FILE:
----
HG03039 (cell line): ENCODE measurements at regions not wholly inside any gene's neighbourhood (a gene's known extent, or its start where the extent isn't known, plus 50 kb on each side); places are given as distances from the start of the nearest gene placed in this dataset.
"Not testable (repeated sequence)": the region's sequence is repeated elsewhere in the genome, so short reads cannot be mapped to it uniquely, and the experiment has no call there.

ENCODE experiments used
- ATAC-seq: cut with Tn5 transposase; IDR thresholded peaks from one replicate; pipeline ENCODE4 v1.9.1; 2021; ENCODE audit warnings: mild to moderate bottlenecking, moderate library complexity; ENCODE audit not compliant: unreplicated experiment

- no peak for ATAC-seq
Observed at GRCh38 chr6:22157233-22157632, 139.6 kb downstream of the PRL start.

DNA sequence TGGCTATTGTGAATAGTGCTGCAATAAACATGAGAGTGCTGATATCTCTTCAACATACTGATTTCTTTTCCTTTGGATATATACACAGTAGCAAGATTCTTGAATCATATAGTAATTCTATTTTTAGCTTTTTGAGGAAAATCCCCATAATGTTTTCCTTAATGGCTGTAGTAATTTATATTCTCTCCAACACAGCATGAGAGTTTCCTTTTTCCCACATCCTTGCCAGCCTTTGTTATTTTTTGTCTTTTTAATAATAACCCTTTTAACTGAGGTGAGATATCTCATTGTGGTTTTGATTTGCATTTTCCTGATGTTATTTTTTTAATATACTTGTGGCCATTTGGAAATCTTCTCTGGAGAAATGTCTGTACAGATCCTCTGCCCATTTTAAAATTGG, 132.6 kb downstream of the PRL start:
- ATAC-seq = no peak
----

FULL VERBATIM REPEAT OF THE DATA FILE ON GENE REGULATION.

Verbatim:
HG03039 (cell line): ENCODE measurements at regions not wholly inside any gene's neighbourhood (a gene's known extent, or its start where the extent isn't known, plus 50 kb on each side); places are given as distances from the start of the nearest gene placed in this dataset.
"Not testable (repeated sequence)": the region's sequence is repeated elsewhere in the genome, so short reads cannot be mapped to it uniquely, and the experiment has no call there.

ENCODE experiments used
- ATAC-seq: cut with Tn5 transposase; IDR thresholded peaks from one replicate; pipeline ENCODE4 v1.9.1; 2021; ENCODE audit warnings: mild to moderate bottlenecking, moderate library complexity; ENCODE audit not compliant: unreplicated experiment

- no peak for ATAC-seq
Observed at GRCh38 chr6:22157233-22157632, 139.6 kb downstream of the PRL start.

DNA sequence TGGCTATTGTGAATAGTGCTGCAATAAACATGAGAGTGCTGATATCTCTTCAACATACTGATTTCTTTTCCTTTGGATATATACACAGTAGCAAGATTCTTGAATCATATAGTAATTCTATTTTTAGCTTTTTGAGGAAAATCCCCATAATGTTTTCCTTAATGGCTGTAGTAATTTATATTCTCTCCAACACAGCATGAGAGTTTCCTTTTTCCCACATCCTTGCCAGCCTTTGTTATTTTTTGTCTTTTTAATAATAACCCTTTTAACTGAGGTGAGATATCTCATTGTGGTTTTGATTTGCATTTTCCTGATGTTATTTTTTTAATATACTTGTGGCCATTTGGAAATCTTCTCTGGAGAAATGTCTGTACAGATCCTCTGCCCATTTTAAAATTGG, 132.6 kb downstream of the PRL start:
- ATAC-seq = no peak